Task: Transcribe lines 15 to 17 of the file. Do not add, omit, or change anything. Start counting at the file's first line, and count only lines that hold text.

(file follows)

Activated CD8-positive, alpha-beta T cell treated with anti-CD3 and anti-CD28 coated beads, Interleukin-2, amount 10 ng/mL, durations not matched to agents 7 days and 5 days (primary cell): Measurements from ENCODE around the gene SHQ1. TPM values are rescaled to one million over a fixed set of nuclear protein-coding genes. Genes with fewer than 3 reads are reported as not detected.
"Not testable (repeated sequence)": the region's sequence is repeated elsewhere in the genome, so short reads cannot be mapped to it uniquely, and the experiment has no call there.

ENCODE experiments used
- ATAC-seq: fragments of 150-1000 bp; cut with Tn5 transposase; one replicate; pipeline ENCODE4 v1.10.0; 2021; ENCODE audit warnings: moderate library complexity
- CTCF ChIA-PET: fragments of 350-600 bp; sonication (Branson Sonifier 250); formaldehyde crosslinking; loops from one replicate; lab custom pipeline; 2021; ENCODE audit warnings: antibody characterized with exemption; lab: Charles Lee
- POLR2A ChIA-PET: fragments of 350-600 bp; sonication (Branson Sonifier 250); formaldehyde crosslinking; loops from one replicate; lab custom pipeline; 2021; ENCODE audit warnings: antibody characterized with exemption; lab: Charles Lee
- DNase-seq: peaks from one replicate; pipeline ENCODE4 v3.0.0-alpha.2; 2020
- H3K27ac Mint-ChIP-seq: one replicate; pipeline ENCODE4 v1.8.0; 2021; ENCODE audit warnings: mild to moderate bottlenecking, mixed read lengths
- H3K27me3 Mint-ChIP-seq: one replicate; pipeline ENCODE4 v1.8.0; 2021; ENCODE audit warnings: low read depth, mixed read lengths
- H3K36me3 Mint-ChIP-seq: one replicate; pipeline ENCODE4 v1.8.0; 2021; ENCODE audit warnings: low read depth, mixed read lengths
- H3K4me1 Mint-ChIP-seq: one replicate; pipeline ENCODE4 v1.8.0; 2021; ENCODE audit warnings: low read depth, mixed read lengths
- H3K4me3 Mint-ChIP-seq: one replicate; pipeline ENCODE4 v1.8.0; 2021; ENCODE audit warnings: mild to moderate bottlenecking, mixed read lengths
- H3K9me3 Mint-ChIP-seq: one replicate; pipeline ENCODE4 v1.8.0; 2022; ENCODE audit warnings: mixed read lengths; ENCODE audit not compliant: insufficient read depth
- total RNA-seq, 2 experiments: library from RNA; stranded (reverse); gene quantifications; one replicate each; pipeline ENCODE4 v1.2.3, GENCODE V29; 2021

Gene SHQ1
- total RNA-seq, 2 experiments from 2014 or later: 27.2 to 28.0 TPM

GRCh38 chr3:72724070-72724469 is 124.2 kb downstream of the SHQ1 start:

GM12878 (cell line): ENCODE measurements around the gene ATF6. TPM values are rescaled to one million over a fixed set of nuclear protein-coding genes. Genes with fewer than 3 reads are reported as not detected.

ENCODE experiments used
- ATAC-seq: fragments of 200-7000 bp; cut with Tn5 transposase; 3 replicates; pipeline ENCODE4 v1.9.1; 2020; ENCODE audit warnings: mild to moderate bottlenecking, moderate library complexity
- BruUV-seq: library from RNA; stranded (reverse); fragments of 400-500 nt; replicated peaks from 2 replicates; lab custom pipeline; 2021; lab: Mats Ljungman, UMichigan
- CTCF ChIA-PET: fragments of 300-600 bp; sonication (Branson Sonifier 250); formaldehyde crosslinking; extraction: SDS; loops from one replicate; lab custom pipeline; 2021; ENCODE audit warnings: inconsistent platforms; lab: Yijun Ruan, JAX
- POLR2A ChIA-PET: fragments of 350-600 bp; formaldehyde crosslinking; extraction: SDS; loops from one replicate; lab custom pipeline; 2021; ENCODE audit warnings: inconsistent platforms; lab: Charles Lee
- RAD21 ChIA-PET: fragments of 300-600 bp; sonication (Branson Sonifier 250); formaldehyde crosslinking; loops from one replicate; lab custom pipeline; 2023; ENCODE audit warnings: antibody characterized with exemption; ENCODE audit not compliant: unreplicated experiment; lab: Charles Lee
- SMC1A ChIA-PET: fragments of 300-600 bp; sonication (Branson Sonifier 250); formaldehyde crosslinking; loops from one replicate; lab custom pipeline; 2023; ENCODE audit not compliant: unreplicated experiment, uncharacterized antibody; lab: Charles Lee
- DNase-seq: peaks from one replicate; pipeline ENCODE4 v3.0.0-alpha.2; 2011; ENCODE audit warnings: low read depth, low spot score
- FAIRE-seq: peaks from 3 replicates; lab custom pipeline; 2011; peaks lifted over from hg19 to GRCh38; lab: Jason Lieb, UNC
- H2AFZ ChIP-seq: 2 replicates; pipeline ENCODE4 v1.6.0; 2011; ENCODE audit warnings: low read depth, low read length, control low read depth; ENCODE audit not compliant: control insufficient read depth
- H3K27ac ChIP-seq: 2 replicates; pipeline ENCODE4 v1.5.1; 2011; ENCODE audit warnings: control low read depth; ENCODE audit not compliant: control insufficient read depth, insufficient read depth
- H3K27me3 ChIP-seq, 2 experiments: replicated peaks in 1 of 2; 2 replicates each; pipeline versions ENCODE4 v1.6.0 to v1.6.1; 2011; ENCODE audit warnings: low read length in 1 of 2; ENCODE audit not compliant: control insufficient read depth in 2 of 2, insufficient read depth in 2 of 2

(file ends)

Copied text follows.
Gene SHQ1
- total RNA-seq, 2 experiments from 2014 or later: 27.2 to 28.0 TPM

GRCh38 chr3:72724070-72724469 is 124.2 kb downstream of the SHQ1 start: